A renowned interdisciplinary arts center, the Wex, as it’s called, has drawn national attention to the area with its interactive events and innovative exhibitions…” —Ingrid K. Williams, The New York Times
COLUMBUS—The Wexner Center for the Arts, designed by ground-breaking architect Peter Eisenman, opened its doors at the Ohio State University in November 1989. Envisioned as a laboratory for the contemporary arts, the center combines performances and exhibitions as well as artist residencies, workshops, and lectures across a variety of disciplines, including the visual and performing arts, film and video, and architecture and design. The Wexner Center has honored the work of artists as diverse as photographer Annie Leibovitz, costume designer and director Julie Taymor, guitarist/composer Bill Frisell, choreographer William Forsythe, architect Renzo Piano, and filmmaker Martin Scorsesse.
The design team at the Wexner Center for the Arts is responsible for the creation of marketing, communication, and educational material for the center, including print and electronic collateral, advertising, exhibition and environmental graphics, and catalogues and publications. The strength of the design work has been acknowledged by their peers, including recognition from The American Association of Museums and accolades from the Columbus Society of Communication Arts, including numerous Creative Best awards.
I can say without reservation that there is no finer film program to my knowledge than that offered by the Wexner. It is always ahead of the curve and able to attract to it the most creative and original film makers working today.” —Ken Brecher, Executive Director of the Sundance Film Institute
The Wexner Center for the Arts presents a monthly series of films and videos from around the world, including the work of established and emerging filmmakers and artists. Documentaries, dramas, comedies, and the experimental are screened, often accompanied by director, including Spike Lee, Milos Foreman, Martin Scorsese, and Richard Linklater.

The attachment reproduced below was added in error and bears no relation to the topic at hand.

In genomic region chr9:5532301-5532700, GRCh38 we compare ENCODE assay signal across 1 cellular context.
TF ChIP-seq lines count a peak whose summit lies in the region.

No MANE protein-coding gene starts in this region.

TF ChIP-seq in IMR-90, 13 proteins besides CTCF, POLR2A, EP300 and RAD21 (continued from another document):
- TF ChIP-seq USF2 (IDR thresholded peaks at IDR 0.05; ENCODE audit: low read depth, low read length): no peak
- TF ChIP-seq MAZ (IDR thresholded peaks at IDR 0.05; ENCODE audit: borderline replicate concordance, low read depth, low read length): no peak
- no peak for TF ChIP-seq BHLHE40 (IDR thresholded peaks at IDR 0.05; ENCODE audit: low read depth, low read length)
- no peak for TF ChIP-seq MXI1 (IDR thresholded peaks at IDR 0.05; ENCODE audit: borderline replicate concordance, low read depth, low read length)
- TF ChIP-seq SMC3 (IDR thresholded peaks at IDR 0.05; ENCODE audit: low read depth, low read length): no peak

Each document presented a calendar of events; a description of each film and series, including lectures by filmmakers, producers, and critics; artist biographies; film debuts; special event information; and essays from the Film/Video curators.
Size: 17″ × 22″
2-color (Pantone® and black)
Design, Meet Architecture: The Wexner Center Store
When the Wexner Center opened on Nov. 17, 1989, the building was hailed as a major cultural happening. Writing in The New York Times, the architecture critic Paul Goldberger called it ‘one of the most eagerly awaited architectural events of the last decade,’ and since then it has helped turned Columbus into a cultural destination.” —Robin Pogrebin, New York Times
When architect Peter Eiseneman broke the rules with his Deconstructivist masterpiece, the Wexner Center for the Arts quickly made a name for itself as a cutting-edge contemporary arts center and as one of the country’s best places to shop for arts-related media and products. The Wexner Center Store stocks thousands of rare and hard-to-find titles, on topics ranging from film and video to painting, the performing arts, architecture, photography, and theory and criticism.
The visual redesign of the website makes allusions to the square module used in the brick-and-mortar store, including the custom glass showcases, shelving, and wooden panels lining the walls. There are additional references to building materials, including stainless steel, glass, oak, and black wooden laminates. The 6 × 2 grid is filled with graphics of products sold, and a designer can create new layouts by choosing from a variety of product shots provided by the publishers. This simplification allowed designers to make updates quickly and easily, with greater extensibility.
As a multi-disciplinary contemporary arts center, programing at the Wexner Center includes exhibitions, film and video, and the performing arts. These posters, designed between 2005 and 2008, showcase visiting artists including musicians Dave Douglas and Jacky Terrasson, dancers Kiroaki Umeda and Jérôme Bel, filmmaker David Lean, and comic artist Jeff Smith.
Size: 30.5″ × 45.5″
Printed in well-known local, regional, and national papers as well as more esoteric magazines and journals, advertisements promote the programming of the Wexner Center as well as the line of rare and unusual products sold within the store.
Mailed to thousands of Wexner Center members and available for visitors, the full-color postcards were typically used to promote the performing arts, including appearances by musicians Bill Frisell, Ali Farka Touré, and the Dakshina Ensemble.
Size: 8.5″ × 6″